When you install Istio, with all of the dashboards enabled, there will be 4 dashboards available, in addition to the standard Kubernetes dashboard.  Each dashboard provides their own unique features and will be key for managing and monitoring your Kubernetes cluster.  Since each dashboard is a product in its own right I will not cover each product in depth.  To understand the key features of the dashboards I recommend that you review each product’s documentation page.  There are also several books that have been written on many of these products.


The Grafana add-on is a preconfigured instance of Grafana. The base image has been modified to start with both a Prometheus data source and the Istio Dashboard installed. The base install files for Istio, and Mixer in particular, ship with a default configuration of global metrics. The Istio Dashboard is built to be used in conjunction with the default Istio metrics configuration and a Prometheus backend.

The Istio Dashboard consists of three main sections:

1. A Mesh Summary View: This section provides Global Summary view of the Mesh and shows HTTP/gRPC and TCP workloads in the Mesh.

2. Individual Services View: This section provides metrics about requests and responses for each individual service within the mesh (HTTP/gRPC and TCP). Also, give metrics about client and service workloads for this service.

3. Individual Workloads View: This section provides metrics about requests and responses for each individual workload within the mesh (HTTP/gRPC and TCP). Also, give metrics about inbound workloads and outbound services for this workload.

Setup the dashboard:

$ kubectl -n istio-system port-forward $(kubectl -n istio-system get pod -l app=grafana -o jsonpath='{.items[0]}’) 3000:3000 &

Access the dashboard: http://localhost:3000/dashboard/db/istio-mesh-dashboard

The Istio service mesh delivers six Grafana dashboards.  It is not possible to cover the dashboards in-depth as part of this blog.  I will only show snapshots of each of the dashboards.  I will leave it to the reader to dive deep into each of the dashboards.

Istio Mesh Dashboard

Istio Galley Dashboard

Istio Service Dashboard

Istio Workload Dashboard

Istio Mixer Dashboard

Istio Pilot Dashboard


The Prometheus add-on is a Prometheus server that comes preconfigured to scrape Mixer endpoints to collect the exposed metrics. It provides a mechanism for persistent storage and querying of Istio metrics.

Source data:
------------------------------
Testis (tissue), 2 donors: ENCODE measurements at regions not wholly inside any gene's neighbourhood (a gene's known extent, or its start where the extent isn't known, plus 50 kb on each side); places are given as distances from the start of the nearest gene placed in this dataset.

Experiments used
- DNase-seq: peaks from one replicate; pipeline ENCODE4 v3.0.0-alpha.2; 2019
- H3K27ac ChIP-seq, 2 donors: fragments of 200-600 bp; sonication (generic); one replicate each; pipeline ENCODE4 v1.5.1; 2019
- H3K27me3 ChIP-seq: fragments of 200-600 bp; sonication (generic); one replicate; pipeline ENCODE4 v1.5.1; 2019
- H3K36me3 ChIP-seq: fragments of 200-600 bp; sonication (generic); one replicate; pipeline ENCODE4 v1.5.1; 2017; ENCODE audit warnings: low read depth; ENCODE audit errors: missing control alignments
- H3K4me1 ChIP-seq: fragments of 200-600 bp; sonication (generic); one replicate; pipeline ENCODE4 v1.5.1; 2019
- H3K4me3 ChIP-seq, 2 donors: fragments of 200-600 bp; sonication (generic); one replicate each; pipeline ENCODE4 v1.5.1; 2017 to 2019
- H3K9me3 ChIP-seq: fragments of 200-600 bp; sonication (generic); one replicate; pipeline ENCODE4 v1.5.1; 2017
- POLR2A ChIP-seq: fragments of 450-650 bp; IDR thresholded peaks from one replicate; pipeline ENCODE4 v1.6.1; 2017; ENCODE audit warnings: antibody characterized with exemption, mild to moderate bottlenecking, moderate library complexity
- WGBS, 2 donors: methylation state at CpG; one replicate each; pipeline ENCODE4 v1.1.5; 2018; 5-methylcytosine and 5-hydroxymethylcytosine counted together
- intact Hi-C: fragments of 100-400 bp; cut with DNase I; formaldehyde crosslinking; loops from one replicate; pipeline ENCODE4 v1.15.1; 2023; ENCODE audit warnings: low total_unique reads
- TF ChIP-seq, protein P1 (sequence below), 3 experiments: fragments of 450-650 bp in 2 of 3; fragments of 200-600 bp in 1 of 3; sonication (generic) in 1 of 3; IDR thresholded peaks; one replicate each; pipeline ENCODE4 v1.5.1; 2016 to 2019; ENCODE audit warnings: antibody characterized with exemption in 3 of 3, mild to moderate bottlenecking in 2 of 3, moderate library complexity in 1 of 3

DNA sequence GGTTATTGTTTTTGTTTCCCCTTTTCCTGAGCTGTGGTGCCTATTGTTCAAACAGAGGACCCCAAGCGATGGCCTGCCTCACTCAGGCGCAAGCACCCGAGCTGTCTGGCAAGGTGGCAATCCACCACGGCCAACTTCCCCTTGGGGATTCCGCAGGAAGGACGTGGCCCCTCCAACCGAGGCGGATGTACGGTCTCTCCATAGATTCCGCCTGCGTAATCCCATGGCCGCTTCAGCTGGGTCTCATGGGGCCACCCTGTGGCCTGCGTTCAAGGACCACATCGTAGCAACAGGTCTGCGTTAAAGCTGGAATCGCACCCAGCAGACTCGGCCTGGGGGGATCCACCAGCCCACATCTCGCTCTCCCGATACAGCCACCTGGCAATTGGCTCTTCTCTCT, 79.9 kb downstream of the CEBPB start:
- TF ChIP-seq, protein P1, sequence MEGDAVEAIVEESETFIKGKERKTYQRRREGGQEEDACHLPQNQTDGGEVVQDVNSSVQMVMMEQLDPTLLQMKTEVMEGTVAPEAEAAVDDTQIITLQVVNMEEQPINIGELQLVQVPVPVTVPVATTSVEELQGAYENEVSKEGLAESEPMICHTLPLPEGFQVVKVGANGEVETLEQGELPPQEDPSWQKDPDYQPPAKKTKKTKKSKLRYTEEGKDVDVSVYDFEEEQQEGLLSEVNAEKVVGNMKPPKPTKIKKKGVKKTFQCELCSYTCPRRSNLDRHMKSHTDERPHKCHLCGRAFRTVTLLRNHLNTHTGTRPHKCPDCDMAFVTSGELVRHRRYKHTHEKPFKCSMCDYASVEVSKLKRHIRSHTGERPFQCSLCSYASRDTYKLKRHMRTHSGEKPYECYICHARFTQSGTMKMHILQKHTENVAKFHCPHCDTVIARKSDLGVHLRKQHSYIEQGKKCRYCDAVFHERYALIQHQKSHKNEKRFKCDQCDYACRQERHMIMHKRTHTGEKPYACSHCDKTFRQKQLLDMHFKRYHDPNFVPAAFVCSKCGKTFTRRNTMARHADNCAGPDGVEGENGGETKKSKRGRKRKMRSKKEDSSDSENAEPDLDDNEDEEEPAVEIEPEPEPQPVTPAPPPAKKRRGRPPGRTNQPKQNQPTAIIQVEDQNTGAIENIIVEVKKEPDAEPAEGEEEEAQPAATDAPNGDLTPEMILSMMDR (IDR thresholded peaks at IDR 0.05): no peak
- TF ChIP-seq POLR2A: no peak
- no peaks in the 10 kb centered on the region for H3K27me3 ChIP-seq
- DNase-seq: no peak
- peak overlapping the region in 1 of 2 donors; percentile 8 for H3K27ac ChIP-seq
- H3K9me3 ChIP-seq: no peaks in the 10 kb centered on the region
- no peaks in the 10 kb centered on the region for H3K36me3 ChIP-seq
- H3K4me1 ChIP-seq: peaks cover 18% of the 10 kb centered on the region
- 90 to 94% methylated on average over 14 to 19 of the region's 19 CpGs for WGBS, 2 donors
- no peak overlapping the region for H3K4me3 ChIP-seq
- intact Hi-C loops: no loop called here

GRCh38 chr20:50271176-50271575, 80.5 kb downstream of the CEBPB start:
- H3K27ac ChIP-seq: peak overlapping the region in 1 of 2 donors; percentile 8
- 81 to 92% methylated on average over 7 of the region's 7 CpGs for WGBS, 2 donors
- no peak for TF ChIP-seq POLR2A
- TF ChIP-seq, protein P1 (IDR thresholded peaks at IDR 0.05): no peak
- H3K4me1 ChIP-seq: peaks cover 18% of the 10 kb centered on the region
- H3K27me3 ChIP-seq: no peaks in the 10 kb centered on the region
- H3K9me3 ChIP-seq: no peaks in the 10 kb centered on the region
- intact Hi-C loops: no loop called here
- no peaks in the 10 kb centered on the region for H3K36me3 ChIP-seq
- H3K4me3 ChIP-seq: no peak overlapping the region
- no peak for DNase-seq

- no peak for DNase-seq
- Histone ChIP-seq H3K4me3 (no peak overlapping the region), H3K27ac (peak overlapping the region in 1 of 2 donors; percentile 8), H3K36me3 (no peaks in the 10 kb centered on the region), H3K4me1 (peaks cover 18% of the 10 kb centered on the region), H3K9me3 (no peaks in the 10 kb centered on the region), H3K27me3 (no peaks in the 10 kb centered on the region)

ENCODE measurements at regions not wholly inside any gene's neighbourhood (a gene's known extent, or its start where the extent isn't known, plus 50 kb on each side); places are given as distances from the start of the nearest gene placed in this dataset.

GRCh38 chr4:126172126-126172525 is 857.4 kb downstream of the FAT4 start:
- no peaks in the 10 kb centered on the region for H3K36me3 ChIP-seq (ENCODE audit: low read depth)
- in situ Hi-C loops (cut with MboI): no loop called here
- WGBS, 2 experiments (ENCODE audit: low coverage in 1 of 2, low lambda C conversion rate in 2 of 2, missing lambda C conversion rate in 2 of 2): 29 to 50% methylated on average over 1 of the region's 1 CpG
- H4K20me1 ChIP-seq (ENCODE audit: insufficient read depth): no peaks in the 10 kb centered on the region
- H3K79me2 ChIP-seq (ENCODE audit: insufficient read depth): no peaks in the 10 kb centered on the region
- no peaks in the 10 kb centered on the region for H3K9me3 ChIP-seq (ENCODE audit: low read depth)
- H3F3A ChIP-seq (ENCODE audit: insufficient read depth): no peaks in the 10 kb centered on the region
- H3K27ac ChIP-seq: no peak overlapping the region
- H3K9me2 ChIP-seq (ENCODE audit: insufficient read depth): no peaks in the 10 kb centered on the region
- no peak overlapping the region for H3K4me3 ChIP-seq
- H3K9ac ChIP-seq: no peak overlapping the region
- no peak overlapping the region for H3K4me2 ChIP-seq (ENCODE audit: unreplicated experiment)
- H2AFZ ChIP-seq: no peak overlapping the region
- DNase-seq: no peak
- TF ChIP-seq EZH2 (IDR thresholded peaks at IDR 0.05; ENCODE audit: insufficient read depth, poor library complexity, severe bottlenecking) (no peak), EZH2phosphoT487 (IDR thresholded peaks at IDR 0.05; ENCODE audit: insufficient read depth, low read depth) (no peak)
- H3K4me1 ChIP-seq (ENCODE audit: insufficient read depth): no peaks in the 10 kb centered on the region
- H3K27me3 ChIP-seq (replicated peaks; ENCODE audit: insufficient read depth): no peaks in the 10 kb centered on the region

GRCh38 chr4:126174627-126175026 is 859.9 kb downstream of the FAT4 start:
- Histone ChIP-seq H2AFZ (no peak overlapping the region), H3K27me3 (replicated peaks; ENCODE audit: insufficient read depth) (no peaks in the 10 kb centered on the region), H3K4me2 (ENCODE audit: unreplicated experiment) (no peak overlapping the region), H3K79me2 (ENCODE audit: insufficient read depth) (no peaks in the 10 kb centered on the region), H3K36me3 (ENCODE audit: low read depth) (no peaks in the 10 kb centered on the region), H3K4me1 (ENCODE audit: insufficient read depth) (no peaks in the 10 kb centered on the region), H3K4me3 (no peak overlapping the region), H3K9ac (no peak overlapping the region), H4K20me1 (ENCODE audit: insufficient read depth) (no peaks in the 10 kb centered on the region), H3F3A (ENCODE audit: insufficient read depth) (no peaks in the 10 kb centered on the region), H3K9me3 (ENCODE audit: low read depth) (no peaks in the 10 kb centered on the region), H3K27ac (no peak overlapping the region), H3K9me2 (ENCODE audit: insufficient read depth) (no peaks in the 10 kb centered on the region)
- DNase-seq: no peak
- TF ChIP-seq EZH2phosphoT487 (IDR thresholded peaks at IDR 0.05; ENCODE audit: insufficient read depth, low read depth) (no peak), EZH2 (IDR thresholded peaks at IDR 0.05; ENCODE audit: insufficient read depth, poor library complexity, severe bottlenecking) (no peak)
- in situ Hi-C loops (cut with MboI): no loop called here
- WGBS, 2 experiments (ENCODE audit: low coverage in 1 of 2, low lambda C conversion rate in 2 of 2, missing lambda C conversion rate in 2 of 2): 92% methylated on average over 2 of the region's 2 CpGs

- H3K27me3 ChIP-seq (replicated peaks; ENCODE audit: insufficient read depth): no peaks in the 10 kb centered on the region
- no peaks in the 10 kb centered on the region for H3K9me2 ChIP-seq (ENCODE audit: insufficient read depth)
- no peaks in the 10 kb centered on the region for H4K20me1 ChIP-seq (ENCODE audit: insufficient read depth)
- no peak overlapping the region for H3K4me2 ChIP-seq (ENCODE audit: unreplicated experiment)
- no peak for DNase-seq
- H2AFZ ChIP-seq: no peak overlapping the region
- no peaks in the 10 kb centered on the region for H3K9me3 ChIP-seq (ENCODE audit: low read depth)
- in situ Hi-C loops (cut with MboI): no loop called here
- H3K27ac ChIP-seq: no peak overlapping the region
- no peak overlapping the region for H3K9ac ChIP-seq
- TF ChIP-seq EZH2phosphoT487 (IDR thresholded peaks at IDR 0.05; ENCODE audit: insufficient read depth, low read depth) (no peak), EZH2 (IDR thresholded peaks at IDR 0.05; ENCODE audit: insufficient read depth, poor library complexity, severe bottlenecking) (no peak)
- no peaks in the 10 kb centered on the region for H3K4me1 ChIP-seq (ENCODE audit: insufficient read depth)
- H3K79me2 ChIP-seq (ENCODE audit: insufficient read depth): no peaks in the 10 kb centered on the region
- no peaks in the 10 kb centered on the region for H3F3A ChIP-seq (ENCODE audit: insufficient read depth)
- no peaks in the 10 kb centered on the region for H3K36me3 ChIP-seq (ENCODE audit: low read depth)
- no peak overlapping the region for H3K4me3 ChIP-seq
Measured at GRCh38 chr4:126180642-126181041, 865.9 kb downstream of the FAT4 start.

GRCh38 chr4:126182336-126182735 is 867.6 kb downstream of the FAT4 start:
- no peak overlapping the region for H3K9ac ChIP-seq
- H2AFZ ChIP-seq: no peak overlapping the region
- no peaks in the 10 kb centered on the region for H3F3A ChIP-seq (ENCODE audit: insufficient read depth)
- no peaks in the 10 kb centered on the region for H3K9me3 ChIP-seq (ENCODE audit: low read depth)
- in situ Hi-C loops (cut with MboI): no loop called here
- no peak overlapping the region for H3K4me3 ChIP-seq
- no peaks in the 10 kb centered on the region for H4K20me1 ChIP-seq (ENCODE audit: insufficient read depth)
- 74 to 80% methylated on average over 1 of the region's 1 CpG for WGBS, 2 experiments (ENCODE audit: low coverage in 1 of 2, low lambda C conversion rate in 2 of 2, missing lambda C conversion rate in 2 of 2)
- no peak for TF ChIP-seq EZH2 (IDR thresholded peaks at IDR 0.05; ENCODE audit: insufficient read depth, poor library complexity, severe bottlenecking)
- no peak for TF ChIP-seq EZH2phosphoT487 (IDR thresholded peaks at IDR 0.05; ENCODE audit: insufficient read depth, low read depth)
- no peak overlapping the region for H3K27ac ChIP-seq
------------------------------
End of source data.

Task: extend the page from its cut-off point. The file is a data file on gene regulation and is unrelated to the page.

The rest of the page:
The configured Prometheus add-on scrapes three endpoints:

1. istio-mesh (istio-mixer.istio-system:42422): all Mixer-generated mesh metrics.

2. mixer (istio-mixer.istio-system:9093): all Mixer-specific metrics. Used to monitor Mixer itself.

3. envoy (istio-mixer.istio-system:9102): raw stats generated by Envoy (and translated from Statsd to Prometheus

$ kubectl -n istio-system port-forward $(kubectl -n istio-system get pod -l app=prometheus -o jsonpath='{.items[0]}’) 9090:9090 &

To access the Prometheus dashboard: http://localhost:9090/graph.  There are a number of predefined queries that you can run to investigate your applications.  The query shown in the view was the “istio_requests_total” query.


Jaeger is used for monitoring and troubleshooting microservices-based distributed systems, including:

1. Distributed context propagation

2. Distributed transaction monitoring

3. Root cause analysis

4. Service dependency analysis

5. Performance / latency optimization

$ kubectl port-forward -n istio-system $(kubectl get pod -n istio-system -l app=jaeger -o jsonpath='{.items[0]}’) 16686:16686 &

To access the Jaeger dashboard: http://localhost:16686/

For one of the invocations click on the “Span” button.  This will provide the following view:

Service Graph

Servicegraph is a small app that generates and visualizes graph representations of your Istio service mesh. Servicegraph is dependent on the Prometheus addon and the standard metrics configuration.

$ kubectl -n istio-system port-forward $(kubectl -n istio-system get pod -l app=servicegraph -o jsonpath='{.items[0]}’) 8088:8088 &

Access the dashboard: http://localhost:8088/force/forcegraph.html

The Kubernetes dashboard is started the typical, old fashioned way:

kubectl proxy &

Usually to access the Kubernetes dashboard from a browser you would enter http://localhost:8001/ui.  However, this URL is now deprecated.  To access the Kubernetes dashboard in OKE access the following URL from a browser: http://localhost:8001/api/v1/namespaces/kube-system/services/https:kubernetes-dashboard:/proxy/#!/overview?namespace=default

As you can see from the many dashboards there is a large number of metrics being captured as the services are executed.  Since each dashboard captures specific data you should take the time to investigate each of the dashboards.  Understanding each of the dashboards will help you monitor, manage, and investigate any issues that arise during your microservice application processing.


The use of the Istio service mesh provides several features for monitoring, managing, and securing your deployed microservices.  As your number of microservices increases it will become more important to deploy a service mesh such as Istio.

The service mesh provides visibility at the service edge but does not provide the ability to “peek” into the application.  In order to have a better view of the application behavior and application troubleshooting then tools such as elasticsearch, Fluentd, and Kibana are some products to consider.  There are many others; therefore, I recommend you look at other offerings as well.

There are many open-source software (OSS) products to manage your application.  The Istio service mesh is key to doing that and appears to be the front runner among the service mesh tools.

Add Your Comment